Tuesday, February 8, 2011

Indian-Spiced Salmon with Basmati Rice

Recipe modified by Gretchen Wilson – June 30, 2010
For a commentary-free and printer-friendly version of it, please click here.

Recipe originally published in Cooking Light, June 2010.

Salmon is a super food.  It’s got healthy fats in it (Omega-3 anyone?), a great source of protein, and a large supply of vitamins, including Vitamin D – of which I have a severe deficiency.  Because of this, I’m always looking for different ways to cook salmon.

There are several things that attracted me to this recipe.  Obviously, the salmon is one of them, but I was also excited to try the rice side dish.  I’ve never cooked basmati rice and this seemed like a very straightforward recipe to try.  Unfortunately, I wasn’t terribly impressed with the dish when it was done, but more on that later.

My finished product:

Picture published with recipe:

© Cooking Light

The pictures reveal everything that I found wrong with the recipe.  First, the amount of spice rub you make for the salmon clearly wasn’t enough for the amount of salmon in the recipe.  Second, I think the cook times are a little off.  The fish was a little dry and didn’t get that pretty broiled look on top.  Finally, I think the rice could use a little more cashew in it.
for more details about what my ratings mean, go to Gretchen’s Rating System

MessNADA – The spices are all you need to mix in for the salmon (measure & sprinkle) and the rice is done in one small saucepan.  There’s a little more mess if you are cutting your own salmon and making your own cashew pieces, but not much more.

Start-to-Finish Time: Well under an hour – Cooking Light doesn’t give a cooking time, but while the rice cooks for 20 minutes, you have plenty of time to prepare and cook the salmon.  I would say even with clean up, you can still get by under an hour with this dish.

Prep Work: ALL FINGERS STILL HERE – Unless you use the original recipe’s fresh parsley instead of dry, you mix and cook/broil.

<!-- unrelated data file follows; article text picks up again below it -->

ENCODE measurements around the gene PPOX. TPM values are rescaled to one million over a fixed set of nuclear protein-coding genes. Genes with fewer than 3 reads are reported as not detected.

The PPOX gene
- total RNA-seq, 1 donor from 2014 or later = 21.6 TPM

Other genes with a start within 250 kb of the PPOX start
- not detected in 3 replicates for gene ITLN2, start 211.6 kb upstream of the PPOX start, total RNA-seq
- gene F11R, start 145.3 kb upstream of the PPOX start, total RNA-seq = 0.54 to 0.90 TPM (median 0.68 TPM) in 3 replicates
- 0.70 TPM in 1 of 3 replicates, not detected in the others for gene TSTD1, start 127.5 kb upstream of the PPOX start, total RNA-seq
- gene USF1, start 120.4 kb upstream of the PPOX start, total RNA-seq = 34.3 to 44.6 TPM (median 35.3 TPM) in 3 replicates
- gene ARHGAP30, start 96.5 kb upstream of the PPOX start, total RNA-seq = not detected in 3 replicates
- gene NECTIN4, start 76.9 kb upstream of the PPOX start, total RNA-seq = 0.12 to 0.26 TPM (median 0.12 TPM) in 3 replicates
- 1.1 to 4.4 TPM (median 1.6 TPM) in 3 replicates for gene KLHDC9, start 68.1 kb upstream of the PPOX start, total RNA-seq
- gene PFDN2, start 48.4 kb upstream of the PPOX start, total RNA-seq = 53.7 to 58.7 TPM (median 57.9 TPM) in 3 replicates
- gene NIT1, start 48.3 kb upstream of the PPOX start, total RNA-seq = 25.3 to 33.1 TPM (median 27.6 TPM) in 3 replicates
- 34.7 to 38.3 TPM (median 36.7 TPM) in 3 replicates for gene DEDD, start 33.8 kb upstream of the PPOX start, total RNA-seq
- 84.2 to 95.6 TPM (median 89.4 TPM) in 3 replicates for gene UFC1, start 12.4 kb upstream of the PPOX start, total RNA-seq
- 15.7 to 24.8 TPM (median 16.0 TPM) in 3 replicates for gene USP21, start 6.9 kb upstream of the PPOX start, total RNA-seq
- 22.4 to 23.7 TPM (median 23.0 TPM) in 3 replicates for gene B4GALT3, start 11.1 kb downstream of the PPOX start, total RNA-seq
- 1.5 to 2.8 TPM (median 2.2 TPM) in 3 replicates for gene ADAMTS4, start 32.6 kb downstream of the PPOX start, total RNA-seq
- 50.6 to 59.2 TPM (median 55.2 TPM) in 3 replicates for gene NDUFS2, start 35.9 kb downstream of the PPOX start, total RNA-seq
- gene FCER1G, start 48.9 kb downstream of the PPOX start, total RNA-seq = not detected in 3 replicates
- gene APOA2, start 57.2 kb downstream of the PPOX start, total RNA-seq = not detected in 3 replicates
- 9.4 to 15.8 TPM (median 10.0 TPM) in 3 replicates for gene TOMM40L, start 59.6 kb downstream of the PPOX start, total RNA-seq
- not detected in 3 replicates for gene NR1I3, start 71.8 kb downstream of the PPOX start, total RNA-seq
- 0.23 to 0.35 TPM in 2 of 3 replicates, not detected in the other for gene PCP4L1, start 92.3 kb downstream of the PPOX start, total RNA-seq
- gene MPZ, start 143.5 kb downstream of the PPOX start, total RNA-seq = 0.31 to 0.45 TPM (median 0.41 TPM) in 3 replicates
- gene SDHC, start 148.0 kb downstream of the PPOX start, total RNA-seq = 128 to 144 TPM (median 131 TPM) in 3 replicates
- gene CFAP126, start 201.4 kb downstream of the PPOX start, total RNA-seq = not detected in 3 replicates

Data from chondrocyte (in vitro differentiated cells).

Ease of Recipe: COOK IT IN MY SLEEP – Making rice & broiling fish.  That’s all there is to it.

OverallBLEECH – The salmon did not have any kick or flavor to it at all.  I was expecting it to be a spicy curry taste, but I really only tasted salmon.  Not that salmon tastes bad, but I wanted an Indian-spiced salmon.  The rice was tasty, but I felt it needed more cashews in it.  I didn’t share my displeasure with it & let Chris try it.  He smiled and ate it, but the remaining two fillets were left uneaten.

Recipe Information:
Servings: 4 (1 fillet and about ½ cup rice)

Nutritional Information
  • Calories 511
  • Total Fat 19.8g (Saturated Fat 4g)
  • Cholesterol 100mg
  • Calcium 29mg
  • Sodium 297mg
  • Total Carbohydrate 47.1g
  • Fiber 1.8g
  • Protein 37.1g
  • Iron 2.5mg

It is could be a meal at one fillet and rice, but I added a salad and next time will try to find some Naan bread.

Changes denoted by red text

2 cups water
1 cup uncooked basmati rice
¼ teaspoon salt
3 teaspoons dried parsley
4 teaspoons roasted salted cashew pieces

½ teaspoon ground ginger
½ teaspoon garam masala
½ teaspoon ground coriander
¼ teaspoon ground turmeric
Dash of kosher salt
Dash of ground red pepper
4 (6-ounce) skinless salmon fillets
Cooking spray

Ingredient Notes: